It is known that solutions of Karstedt’s catalyst (Pt(dvs)) thermally decompose with deposition of platinum [1]. This property may be used effectively in formation of metallic phase precursors [1] from such molecular complexes when applying CVD [2] or PVD technique [3]. Typically, an organometallic precursor of the desired metal is vaporized and deposited on a surface, hot enough to decompose the precursor, resulting in deposition of the metal and release of the precursor ligands. Many of the CVD precursors are potential candidates for a low temperature metal deposition process. These metal precursors are frequently highly soluble in organic media and decompose at moderate temperatures or even under mild UV irradiation conditions [1].

Formation of metallic phase in a low temperature process could compete with traditional methods, in which a high temperature treatment plays a key role [4]. All platinum complexes decompose under oxidizing conditions at below 473 K. The vinyl complex, the so-called Karstedt’s catalyst, was used to produce small Pt clusters [1, 5].

This report describes our first attempts to deposit platinum on SnO2 support via low temperature processes. Pt/SnO2 has been well-known in catalysis for years and used widely in reactions of reforming, CO, and alcohols oxidation [69]. Oxidation of alcohols is a reaction used in fuel cells that are an alternative form of obtaining energy. Their usage is still limited by deactivation of platinum catalyst [1012] caused by methanol oxidation intermediates.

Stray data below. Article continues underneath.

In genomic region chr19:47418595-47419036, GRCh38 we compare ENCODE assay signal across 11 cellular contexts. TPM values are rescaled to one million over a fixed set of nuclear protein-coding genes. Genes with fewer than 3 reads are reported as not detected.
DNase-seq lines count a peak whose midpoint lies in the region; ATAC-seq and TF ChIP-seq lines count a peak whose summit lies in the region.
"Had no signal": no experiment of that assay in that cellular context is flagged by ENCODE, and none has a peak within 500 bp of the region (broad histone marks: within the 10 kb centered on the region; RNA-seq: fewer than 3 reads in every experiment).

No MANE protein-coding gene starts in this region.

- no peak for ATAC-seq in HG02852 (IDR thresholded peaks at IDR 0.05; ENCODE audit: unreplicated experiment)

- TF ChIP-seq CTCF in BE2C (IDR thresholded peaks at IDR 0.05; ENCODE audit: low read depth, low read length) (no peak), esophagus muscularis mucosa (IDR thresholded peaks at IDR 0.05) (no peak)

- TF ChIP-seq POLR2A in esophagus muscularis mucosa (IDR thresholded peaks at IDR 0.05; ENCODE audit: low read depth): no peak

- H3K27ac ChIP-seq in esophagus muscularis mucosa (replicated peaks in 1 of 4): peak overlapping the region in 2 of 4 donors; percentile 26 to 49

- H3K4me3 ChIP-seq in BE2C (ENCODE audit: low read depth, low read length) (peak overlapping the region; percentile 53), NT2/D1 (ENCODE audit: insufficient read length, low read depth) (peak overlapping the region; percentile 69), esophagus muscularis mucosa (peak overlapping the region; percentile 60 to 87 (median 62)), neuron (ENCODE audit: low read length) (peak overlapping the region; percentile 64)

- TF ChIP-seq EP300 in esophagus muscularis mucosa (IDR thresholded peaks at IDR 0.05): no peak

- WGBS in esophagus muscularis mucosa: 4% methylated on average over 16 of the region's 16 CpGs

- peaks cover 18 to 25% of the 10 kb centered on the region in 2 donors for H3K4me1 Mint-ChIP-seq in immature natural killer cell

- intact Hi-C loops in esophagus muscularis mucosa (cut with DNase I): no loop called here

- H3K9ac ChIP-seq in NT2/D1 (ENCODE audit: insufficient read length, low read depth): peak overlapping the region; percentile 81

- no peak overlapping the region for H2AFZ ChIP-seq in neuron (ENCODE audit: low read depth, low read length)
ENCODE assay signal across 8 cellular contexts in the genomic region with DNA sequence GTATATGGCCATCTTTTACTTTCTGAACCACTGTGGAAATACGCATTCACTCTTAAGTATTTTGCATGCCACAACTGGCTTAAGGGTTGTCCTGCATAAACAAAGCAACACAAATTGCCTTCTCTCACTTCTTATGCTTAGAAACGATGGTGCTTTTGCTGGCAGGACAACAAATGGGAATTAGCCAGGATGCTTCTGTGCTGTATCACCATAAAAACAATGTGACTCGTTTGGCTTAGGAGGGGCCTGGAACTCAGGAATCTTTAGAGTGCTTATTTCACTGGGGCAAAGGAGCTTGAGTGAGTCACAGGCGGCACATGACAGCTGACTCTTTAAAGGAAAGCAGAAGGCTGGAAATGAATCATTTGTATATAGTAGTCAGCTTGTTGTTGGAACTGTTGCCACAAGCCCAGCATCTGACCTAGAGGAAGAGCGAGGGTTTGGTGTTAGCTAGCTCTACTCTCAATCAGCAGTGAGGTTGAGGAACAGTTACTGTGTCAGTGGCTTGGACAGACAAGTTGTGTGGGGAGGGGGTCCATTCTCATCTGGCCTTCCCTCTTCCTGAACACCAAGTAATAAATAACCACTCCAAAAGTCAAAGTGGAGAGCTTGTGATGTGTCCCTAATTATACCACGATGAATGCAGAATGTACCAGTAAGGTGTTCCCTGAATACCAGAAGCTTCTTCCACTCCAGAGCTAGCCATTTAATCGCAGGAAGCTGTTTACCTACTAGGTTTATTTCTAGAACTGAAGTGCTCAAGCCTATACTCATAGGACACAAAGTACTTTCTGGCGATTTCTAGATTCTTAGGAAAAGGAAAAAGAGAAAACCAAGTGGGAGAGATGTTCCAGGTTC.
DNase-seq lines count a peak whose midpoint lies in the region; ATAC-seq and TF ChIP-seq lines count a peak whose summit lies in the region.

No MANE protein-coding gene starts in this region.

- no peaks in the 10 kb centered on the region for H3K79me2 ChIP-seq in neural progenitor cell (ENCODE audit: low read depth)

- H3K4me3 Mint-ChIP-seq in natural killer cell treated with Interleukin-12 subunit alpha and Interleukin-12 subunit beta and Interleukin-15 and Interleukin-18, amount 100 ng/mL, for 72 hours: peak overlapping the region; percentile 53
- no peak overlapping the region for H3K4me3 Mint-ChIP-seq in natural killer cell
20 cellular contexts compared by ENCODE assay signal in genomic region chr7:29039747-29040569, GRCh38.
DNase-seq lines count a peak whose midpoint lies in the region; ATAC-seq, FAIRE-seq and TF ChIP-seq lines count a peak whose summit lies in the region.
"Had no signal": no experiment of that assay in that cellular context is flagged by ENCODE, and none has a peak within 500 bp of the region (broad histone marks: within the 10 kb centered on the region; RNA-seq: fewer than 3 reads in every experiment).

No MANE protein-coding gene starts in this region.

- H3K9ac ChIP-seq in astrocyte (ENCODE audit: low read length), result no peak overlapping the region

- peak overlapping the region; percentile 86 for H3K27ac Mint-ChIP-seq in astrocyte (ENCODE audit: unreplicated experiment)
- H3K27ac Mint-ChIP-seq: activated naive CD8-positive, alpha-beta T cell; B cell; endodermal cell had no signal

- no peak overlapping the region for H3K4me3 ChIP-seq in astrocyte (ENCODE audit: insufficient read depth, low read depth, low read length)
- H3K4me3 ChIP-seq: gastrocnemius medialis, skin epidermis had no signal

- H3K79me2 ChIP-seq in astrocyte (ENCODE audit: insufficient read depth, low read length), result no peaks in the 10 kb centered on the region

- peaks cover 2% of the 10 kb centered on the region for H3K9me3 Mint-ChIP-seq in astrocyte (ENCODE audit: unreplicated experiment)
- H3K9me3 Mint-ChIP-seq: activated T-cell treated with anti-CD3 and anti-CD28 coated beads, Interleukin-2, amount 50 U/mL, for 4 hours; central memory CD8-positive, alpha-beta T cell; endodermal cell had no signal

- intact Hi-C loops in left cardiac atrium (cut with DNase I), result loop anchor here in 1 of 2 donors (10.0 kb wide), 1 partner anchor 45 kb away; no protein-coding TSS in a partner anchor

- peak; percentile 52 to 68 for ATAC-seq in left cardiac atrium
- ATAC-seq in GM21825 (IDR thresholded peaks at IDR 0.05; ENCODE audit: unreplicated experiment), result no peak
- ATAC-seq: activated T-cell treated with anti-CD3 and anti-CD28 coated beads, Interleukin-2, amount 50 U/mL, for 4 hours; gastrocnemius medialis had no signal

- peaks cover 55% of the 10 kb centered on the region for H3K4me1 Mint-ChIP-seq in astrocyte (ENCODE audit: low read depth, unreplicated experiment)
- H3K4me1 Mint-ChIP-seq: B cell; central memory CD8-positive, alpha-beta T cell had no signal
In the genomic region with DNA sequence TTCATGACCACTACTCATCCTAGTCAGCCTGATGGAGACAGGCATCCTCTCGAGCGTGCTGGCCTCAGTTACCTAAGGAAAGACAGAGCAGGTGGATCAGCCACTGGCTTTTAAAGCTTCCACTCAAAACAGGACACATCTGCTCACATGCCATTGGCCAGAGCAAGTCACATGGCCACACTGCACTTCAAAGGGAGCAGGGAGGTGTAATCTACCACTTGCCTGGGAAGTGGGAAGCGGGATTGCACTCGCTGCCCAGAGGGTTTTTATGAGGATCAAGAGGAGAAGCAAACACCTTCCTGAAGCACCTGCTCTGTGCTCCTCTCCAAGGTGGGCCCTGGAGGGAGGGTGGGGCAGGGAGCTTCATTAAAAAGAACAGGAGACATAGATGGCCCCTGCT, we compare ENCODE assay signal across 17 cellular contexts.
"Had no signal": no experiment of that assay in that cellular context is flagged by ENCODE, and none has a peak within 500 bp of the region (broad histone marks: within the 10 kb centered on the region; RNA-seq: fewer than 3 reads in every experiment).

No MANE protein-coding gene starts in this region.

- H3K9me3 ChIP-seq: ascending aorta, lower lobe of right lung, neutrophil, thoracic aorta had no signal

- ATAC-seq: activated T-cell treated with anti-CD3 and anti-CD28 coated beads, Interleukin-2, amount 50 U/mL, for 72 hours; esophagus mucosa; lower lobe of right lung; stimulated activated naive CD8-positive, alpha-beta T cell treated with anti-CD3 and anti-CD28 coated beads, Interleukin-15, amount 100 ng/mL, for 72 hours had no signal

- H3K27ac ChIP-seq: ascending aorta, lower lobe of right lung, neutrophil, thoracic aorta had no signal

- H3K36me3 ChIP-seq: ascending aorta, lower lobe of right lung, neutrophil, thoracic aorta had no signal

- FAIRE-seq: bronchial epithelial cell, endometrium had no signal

Alcohol oxidation is a multistage process taking place on an electrode surface [13] ((1)–(6)). Carbon dioxide developing on the platinum and unoxidized intermediates block active sites and cause deactivation of the electrode.

1.1. Dissociative Adsorption


1.2. Adsorbed Residues Reacts with an O-Containing Species


Efforts to mitigate the poisoning effects of Pt have been concentrated on the addition of cocatalysts, particularly ruthenium and tin. Another way to improve the catalysts for the oxidation of CO and organic fuels is the production of Pt catalysts on oxide supports, which are highly stable in an oxidative medium of fuel cells [1417].